We're always getting barraged by bad news about how ill-prepared we are for retirement as a nation. Well, here's some relatively good news: Americans are on track to replace roughly 64 percent of their incomes in retirement.
That takes into account current and future savings as well as Social Security, according to chartered financial analyst W. Van Harlow, Ph.D., director of Investment Retirement Solutions at Putnam Investments, who earlier this week spoke at a webinar hosted by assetinternational.com.
After the webcast, I asked Van Harlow how his findings square with those of the Employee Benefit Research Institute, or EBRI, which found that roughly two-thirds of American workers report total savings and investments of less than $50,000, and three-fourths have less than $100,000. How can Americans be on track to replace 64 percent of their incomes given those paltry savings levels? I asked him about his assumptions in that calculation.
"One of the things that distinguishes our results from others is that we base the analysis at the household level rather than just the individual," he says. "The 64 percent replacement estimate is for household income. The median amount of savings at the household level is $65,250. The primary reporting member of the household is 42 with a median income of $62,500 and saving $3,750 per year. So while they currently have $62,500, they have another 23 years to save and grow their assets," he says.
"If we were to do the analysis at the individual level, the results would be much different. The individual assets would only be $37,500, which is consistent with the research you quoted. However, we feel that it is important to do the analysis at the household level since that is generally the way retirement goes."
Juggling the numbers
So how can you tell if you're on track? I ran across a white paper by Principal Financial Group that can help you figure that out.
Called "When the destination is retirement: A way to help keep investors' plans on track," the white paper describes that at different phases of life, we can influence a successful retirement outcome by changing one of three variables: our savings rate, the age at which we retire and the percentage of our income at which we can live on, also called the income replacement ratio.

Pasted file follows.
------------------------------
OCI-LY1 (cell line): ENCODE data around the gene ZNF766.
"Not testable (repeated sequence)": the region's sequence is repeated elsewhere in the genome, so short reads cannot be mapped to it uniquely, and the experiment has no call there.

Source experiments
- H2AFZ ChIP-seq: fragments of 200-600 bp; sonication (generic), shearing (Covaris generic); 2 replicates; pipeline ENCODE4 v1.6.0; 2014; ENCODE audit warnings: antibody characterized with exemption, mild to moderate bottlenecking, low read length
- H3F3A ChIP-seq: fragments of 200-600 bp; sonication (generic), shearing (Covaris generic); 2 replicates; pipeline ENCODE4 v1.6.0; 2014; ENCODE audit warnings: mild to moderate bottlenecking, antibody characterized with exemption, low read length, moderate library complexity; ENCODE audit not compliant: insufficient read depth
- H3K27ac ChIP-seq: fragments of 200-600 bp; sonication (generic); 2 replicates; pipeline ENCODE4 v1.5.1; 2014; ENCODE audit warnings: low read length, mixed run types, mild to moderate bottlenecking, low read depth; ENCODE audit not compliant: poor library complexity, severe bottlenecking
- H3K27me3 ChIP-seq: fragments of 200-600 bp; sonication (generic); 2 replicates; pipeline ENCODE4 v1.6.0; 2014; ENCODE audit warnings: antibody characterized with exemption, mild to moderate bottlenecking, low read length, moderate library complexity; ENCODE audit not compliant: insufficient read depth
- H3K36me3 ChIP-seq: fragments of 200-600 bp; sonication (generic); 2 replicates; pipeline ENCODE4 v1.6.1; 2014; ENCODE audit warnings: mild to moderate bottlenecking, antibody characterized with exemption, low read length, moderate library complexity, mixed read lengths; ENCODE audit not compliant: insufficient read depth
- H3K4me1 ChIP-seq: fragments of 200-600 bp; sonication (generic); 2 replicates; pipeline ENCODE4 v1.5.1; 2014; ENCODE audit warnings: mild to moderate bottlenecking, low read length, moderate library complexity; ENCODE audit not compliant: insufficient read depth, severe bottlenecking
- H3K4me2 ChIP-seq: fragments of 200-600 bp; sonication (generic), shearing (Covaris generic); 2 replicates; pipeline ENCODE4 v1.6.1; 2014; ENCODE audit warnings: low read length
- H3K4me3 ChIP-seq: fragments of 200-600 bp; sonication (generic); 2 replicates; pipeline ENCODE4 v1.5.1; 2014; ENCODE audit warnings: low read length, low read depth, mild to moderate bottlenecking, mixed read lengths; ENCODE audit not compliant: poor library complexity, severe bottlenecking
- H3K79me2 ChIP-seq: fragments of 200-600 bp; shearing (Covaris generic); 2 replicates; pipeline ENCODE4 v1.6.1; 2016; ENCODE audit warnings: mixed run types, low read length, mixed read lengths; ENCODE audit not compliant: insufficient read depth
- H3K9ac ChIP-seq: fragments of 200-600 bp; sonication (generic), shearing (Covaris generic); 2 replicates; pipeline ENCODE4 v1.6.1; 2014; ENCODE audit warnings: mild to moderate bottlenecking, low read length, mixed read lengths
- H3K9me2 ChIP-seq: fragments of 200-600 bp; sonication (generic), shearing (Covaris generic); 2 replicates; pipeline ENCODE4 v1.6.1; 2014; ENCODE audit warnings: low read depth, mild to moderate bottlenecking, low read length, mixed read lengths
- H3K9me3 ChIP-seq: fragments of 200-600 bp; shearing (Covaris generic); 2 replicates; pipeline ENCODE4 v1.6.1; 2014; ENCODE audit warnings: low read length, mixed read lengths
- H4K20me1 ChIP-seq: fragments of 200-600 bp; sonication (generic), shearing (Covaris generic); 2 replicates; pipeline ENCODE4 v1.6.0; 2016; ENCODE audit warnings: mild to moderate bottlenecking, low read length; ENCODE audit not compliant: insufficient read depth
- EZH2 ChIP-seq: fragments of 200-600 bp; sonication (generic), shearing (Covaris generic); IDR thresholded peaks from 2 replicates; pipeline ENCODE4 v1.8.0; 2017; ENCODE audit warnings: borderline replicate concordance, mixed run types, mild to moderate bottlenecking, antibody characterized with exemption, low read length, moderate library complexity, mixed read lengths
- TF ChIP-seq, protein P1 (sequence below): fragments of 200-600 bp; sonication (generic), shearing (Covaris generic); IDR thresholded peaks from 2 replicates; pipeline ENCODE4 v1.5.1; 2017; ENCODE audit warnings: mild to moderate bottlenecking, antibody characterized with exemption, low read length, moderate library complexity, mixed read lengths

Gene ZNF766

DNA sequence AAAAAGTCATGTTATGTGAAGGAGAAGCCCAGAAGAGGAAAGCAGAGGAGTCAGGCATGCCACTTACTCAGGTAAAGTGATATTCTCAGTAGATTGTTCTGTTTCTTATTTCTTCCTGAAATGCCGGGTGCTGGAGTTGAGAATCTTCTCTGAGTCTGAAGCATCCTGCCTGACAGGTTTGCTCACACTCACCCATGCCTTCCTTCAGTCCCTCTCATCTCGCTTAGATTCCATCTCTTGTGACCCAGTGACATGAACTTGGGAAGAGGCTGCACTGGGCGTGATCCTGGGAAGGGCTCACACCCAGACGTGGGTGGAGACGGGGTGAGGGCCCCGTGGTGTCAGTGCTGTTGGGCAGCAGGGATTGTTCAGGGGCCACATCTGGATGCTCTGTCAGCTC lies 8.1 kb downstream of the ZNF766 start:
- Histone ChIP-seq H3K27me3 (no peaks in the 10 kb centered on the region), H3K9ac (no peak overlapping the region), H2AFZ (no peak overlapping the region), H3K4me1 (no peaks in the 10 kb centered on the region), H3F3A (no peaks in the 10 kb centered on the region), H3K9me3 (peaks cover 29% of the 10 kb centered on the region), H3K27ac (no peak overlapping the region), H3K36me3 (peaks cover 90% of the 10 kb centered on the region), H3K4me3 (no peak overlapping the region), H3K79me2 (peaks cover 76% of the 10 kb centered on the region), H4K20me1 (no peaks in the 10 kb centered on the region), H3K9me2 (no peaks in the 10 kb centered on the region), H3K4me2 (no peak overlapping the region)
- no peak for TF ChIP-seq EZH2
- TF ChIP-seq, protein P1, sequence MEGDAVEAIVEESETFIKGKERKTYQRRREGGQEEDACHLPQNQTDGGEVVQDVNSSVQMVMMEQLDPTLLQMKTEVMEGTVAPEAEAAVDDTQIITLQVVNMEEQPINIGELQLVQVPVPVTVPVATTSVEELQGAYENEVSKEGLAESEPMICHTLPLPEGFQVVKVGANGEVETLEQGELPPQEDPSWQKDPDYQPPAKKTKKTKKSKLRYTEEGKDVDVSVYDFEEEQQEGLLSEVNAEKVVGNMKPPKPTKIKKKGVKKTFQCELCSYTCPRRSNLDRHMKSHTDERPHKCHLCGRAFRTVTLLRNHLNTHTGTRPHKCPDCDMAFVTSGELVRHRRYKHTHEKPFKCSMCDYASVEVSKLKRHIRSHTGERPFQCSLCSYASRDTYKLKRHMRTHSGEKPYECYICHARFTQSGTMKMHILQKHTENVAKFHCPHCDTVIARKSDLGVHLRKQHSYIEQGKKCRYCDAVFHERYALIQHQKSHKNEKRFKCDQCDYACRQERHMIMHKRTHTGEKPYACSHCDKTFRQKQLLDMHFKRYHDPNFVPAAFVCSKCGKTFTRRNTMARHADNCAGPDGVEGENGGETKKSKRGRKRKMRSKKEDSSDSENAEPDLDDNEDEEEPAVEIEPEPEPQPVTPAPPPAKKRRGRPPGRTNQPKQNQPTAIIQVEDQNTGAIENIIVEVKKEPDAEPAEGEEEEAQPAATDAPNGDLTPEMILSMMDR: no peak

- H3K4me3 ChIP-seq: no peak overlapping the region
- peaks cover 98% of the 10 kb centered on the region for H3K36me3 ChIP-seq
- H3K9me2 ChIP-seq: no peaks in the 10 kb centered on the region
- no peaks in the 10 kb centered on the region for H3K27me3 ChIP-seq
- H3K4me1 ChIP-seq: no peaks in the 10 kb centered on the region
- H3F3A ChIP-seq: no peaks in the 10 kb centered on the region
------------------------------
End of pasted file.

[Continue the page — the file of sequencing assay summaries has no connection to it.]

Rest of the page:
Advisers tell us that generally we need 85 percent of our pre-retirement income, but that all depends. We might need more, we might need less. If we have the house paid off, we may not need as much. And if we consider how much we will save on things like gas, business clothing and auto maintenance once we no longer drive to work, hey, we might be able to live on much less than 85 percent.
When you're young, Principal's white paper explains, you can change the amount you defer into your retirement account only slightly and make a big difference in the size of your nest egg in 40 years. But if you're in your 50s, upping the savings rate won't help much unless it's substantial and painful. The other things you can (mostly) control are how many years you plan to work, and how much of your income you need to replace.
Use the chart below to see if you're on track. First step is to figure out your "savings-to-income ratio" by dividing your total retirement savings by your annual income. For example, if you are 50 years old, you earn $40,000 annually, and you have saved $160,000, your savings-to-income ratio is 4.0. According to the chart, if you have 15 years left to work, you should be saving 18 percent, including employer contributions, to reach your goal of achieving an 85 percent income replacement ratio. Or you can contribute 7 percent and work until age 70. Another alternative: You can achieve a 70 percent income replacement ratio by deferring only 1 percent.
|Current savings-to-income ratio||Remaining working years|
|20 years||15 years||10 years||5 years|
|85% income replacement ratio||9.0||0%||0%||0%||0%|
|70% income replacement ratio||5.0||0%||0%||0%||20%|
These are rough calculations intended for advisers to help their clients do a quick retirement planning checkup. They then should tailor the results to the needs of their clients.
Going back to Putnam's 64 percent replacement ratio, while that suggests we're not in dire straits, we shouldn't be complacent either. Says Van Harlow: "As we pointed out in the webcast, 64 percent is a good score, but given health care costs, etc., households should be targeting a higher number."
Check back at Bankrate.com Monday, Sept. 12, when we'll be unveiling a special package called "Managing Your Income in Retirement."
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